SpaceIL’s Beresheet 2 Lander Will try Growing Various Plants on the Moon

Where better to grow plants that on the Moon? Well, lots of places, to be honest, including almost everywhere on planet Earth. But that’s not going to stop people from trying to do so – especially as plants grown in space are going to be critical to any long-term space exploration program, and the Moon seems as good a place as any to do that. So the idea of a team of scientists from Australia, Israel, South Africa, and the US to grow some plants on the Moon by 2025 might not be as far-fetched as it seems.

The project, known as the Australian Lunar Experiment Promoting Horticulture (ALEPH), is sponsored by Lunaria One, an Australian start-up that plans to grow plants continually on the Moon. As with any significant undertaking, it must begin with a single step, and ALEPH is that first step.

That first step will require a launch to the Moon, though, and Lunaria One plans to hitch a ride aboard the Beresheet 2 lunar lander, a private mission to the Moon run by Israeli company SpaceIL. Planned for a 2024 launch, the landers would most likely use a SpaceX rocket in order to make their way to the lunar surface.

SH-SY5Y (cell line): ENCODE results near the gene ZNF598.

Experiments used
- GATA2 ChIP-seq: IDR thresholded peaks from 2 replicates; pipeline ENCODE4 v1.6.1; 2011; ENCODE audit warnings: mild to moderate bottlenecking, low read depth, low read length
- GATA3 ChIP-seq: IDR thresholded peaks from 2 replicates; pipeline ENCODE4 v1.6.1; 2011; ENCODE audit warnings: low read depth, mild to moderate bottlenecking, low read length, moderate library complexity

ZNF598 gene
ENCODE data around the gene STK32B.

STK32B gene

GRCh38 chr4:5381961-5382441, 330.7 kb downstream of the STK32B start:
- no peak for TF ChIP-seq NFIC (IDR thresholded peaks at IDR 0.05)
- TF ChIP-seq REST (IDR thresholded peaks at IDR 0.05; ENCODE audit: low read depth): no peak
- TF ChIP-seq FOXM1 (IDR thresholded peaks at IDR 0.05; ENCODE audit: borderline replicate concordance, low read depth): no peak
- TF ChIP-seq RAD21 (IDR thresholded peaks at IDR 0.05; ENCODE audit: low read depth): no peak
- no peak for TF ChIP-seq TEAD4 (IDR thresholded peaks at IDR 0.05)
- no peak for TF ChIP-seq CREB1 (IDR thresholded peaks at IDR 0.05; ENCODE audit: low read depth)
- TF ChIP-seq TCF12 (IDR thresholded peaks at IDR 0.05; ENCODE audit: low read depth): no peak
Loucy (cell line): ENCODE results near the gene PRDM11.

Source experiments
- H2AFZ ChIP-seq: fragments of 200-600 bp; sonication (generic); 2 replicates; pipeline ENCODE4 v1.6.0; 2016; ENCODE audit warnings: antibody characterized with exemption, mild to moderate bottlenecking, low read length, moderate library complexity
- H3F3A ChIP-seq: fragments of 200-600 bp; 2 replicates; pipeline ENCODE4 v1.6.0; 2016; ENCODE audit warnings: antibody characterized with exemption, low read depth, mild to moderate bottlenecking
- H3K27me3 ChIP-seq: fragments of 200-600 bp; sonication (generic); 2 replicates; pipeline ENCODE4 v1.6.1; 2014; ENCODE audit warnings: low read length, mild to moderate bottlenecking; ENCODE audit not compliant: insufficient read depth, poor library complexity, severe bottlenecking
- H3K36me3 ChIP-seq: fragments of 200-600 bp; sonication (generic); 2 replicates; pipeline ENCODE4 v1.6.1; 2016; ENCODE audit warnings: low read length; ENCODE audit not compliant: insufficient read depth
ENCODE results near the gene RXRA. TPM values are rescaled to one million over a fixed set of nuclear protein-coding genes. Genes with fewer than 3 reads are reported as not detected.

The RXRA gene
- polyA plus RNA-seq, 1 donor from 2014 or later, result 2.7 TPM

UT Q&A video discussing plants on the moon.

Once there, the plan is to monitor a set of specially designed, hermetically sealed pods that will contain the plants. Most likely, these observations will happen for about three days, and the real crux of the mission is to get people interested in watching its progress. Lunaria One states that engaging interested parties, especially school children, in watching the mission’s progress is one of its primary goals.

What they’ll be watching is, hopefully, life flourishing in harsh conditions. The plants selected for this mission are known for their hearty reputation. One, known as Triogon loliiformis, is famous for its ability to survive with little to no water. It enters a dormant state, which will be useful when being shipped to the Moon, but upon the reintroduction of water, it quickly reverts to its usual self.

That resilience, or “resurrection,” in the words of the biologists working on the project, is an excellent trait for plants in space. Whether or not it will be enough for them to thrive there remains to be seen. But we won’t have to wait too long – the mission is currently planned to set down on the Moon in 2025.

SciShow Space video on lunar farming.
Credit – SciShow Space YouTube Channel

Learn More:
ANU – ANU to support Aussie start-up in growing plants on the moon
Lunaria One – ALEPH
UT – Plants can grow in lunar regolith, but they’re not happy about it
UT – Gardening for the Moon

Lead Image:
Apollo 11 image of Crater 308 on the moon.
Credit – NASA

Andy Tomaswick

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